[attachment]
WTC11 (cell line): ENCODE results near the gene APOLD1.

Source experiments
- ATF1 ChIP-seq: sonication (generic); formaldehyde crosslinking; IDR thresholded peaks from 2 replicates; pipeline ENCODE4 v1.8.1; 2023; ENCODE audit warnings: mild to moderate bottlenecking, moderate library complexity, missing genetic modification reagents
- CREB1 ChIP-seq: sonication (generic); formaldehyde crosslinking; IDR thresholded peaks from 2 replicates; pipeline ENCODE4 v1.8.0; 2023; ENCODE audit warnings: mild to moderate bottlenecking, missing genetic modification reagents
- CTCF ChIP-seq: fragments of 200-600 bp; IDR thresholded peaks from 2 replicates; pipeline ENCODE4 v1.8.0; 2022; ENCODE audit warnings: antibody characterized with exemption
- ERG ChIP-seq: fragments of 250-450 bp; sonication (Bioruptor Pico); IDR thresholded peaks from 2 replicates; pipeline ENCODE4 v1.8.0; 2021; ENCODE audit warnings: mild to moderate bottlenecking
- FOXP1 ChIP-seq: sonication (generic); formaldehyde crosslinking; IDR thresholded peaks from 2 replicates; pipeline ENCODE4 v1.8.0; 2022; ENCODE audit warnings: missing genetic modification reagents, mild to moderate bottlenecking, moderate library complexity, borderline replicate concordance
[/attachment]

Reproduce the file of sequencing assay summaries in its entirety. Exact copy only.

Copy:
WTC11 (cell line): ENCODE results near the gene APOLD1.

Source experiments
- ATF1 ChIP-seq: sonication (generic); formaldehyde crosslinking; IDR thresholded peaks from 2 replicates; pipeline ENCODE4 v1.8.1; 2023; ENCODE audit warnings: mild to moderate bottlenecking, moderate library complexity, missing genetic modification reagents
- CREB1 ChIP-seq: sonication (generic); formaldehyde crosslinking; IDR thresholded peaks from 2 replicates; pipeline ENCODE4 v1.8.0; 2023; ENCODE audit warnings: mild to moderate bottlenecking, missing genetic modification reagents
- CTCF ChIP-seq: fragments of 200-600 bp; IDR thresholded peaks from 2 replicates; pipeline ENCODE4 v1.8.0; 2022; ENCODE audit warnings: antibody characterized with exemption
- ERG ChIP-seq: fragments of 250-450 bp; sonication (Bioruptor Pico); IDR thresholded peaks from 2 replicates; pipeline ENCODE4 v1.8.0; 2021; ENCODE audit warnings: mild to moderate bottlenecking
- FOXP1 ChIP-seq: sonication (generic); formaldehyde crosslinking; IDR thresholded peaks from 2 replicates; pipeline ENCODE4 v1.8.0; 2022; ENCODE audit warnings: missing genetic modification reagents, mild to moderate bottlenecking, moderate library complexity, borderline replicate concordance